The future of Cambodia’s political landscape is undoubtedly looking bleak. Cambodian Prime Minister Hun Sen, who has ruled since 1985 is known to silence critics and hold the media on a tight leash especially with national elections scheduled for next year.
In early September, the 24-year-old Cambodia Daily published its final headline, “Descent into Outright Dictatorship”, before being forced to halt its publication due to a 6.3 million dollar tax backlog which had to be settled within a month. The government claims it is merely complying to standard operating procedures but the independent daily described the move as an “extra-legal threat”. On Sunday, approximately 200 armed policemen, in commando fashion, swooped into the house of the opposition leader Kem Sokha without an arrest warrant and carted him away to a prison near the Cambodian-Vietnam border. Hun Sen alleged that Sokha had been plotting with foreign entities to overthrow his government, a move tantamount to treason. The government based its actions on a speech delivered by the opposition leader four years ago when he admitted to receiving American advice to build a strong Cambodian opposition movement.
In an email interview with The ASEAN Post, Monovithya Kem, daughter of the arrested opposition leader said that, “There is nothing in particular that 'triggered' Kem Sokha's arrest other that there is an election coming up and the ruling party wants to cripple CNRP (Cambodian National Rescue Party)”. She added alarmingly that Hun Sen’s actions prove that his regime is out to make sure that “the 2018 elections will not be free and fair”.
International observers have been quick to see through Hun Sen’s prevarication and point to his government’s diminished majority in recent local elections. The possibility of the opposition making further headway in the upcoming national elections is likely the reason for his escalating attacks on Cambodian checks and balances like the media and the opposition, which have been critical of his leadership.
“Cambodia is entering one of the darkest era of its history”, wrote Senior Fellow at the Cambodian Institute for Cooperation and Peace, Vannarith Chheang in an email reply to The ASEAN Post. He opined further that the Cambodian government has gone overboard with regards to its recent suppression and this has incurred high political and social costs on the opposition and media.
Timeline of Hun Sen's 32-year rule.
“Peace, democracy, and the rule of law are interconnected. There is no peace without justice and genuine democracy”, Chheang stated.
The main opposition party in Cambodia, the CNRP led by Sokha recorded impressive gains amongst Cambodians during communal elections in June. Riding on a record wave of support, it is expected to bludgeon Hun Sen’s CPP (Cambodian People’s Party) in the upcoming general elections. Back in 2013, the CNRP successfully reduced the CPP’s majority by 22 seats, in the 123-member National Assembly, leading its spokesperson, Yim Sovann to declare, “after the 2018 election the CNRP will rule the country”.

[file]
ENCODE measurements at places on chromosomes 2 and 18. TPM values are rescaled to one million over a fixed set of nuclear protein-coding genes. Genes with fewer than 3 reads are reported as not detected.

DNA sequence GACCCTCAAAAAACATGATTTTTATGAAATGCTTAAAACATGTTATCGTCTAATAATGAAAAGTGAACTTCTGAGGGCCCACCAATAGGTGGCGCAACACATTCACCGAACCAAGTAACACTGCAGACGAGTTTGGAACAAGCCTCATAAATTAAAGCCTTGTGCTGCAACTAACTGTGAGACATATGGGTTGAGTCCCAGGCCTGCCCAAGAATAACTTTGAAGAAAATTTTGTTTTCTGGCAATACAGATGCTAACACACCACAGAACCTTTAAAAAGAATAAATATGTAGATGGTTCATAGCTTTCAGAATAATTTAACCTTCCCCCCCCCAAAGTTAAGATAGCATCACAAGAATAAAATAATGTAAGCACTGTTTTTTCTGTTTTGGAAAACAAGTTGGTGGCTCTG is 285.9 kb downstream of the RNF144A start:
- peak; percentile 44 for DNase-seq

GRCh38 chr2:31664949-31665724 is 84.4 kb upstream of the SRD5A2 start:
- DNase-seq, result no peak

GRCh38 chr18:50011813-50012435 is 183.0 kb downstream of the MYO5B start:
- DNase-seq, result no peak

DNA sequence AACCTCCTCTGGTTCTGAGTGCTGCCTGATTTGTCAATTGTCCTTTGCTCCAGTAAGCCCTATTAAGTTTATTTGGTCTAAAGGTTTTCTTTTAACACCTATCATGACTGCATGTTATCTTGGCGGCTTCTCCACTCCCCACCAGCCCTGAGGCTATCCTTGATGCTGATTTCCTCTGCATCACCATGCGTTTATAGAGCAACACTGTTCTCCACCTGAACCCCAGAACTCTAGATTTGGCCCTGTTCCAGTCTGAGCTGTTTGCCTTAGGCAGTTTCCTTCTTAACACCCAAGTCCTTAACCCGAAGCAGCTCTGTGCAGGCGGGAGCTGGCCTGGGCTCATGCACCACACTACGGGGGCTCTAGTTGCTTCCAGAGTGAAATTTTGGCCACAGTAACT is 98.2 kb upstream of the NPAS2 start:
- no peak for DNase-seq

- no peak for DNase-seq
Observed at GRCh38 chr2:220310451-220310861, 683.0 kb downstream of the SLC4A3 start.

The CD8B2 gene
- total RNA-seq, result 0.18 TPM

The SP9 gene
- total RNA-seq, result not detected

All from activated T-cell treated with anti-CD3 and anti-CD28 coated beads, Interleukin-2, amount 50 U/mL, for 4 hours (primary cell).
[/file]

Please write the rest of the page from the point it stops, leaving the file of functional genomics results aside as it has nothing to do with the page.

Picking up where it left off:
However, Hun Sen would not allow such opposition to manifest any further. According to Associate Professor of Diplomacy & World Affairs at Occidental College, Sophal Ear, the Cambodian premier desires a win, at any cost even if he must dismantle the opposition. “It’s clear there is a very strong imperative to tidy-up some unfinished business and deliver an electoral victory in 2018, however hallow”, he wrote in an email response to The ASEAN Post.
The increasing support base of the opposition is more than enough reason for Hun Sen to be worried for his own political survival. Since assuming the country’s premiership in 1985, he has continued to enrich himself and an elite few who remain steadfastly loyal to him while exercising brute force to restrain Cambodians from questioning his amassed fortune. The country has seen the rise and fall of several opposition parties in recent history, and right now, the CNRP seems to be the best bet for Cambodians who desire palpable reform of the country’s horrendous state of democracy.
A 2017 Human Rights Watch report described Hun Sen’s escalating persecution of his critics as a method to "prevent victory or create conditions for overturning victory by the opposition". His tyrannical ways are hardly a break from the norm. For over 30 years, Cambodians have witnessed their premier make brazen statements against his opponents that he would “beat all those dogs and put them in a cage” and even once asked his critics to “prepare coffins and say their wills to their wives”.
Things are unlikely to change given Hun Sen’s aspirations to continue being Cambodia’s leader until 2026, at the ripe old age of 74. As Cambodians head for the polls next year, now more than ever, it is unclear if their vote would be an exercise of democracy or merely an inconsequential action.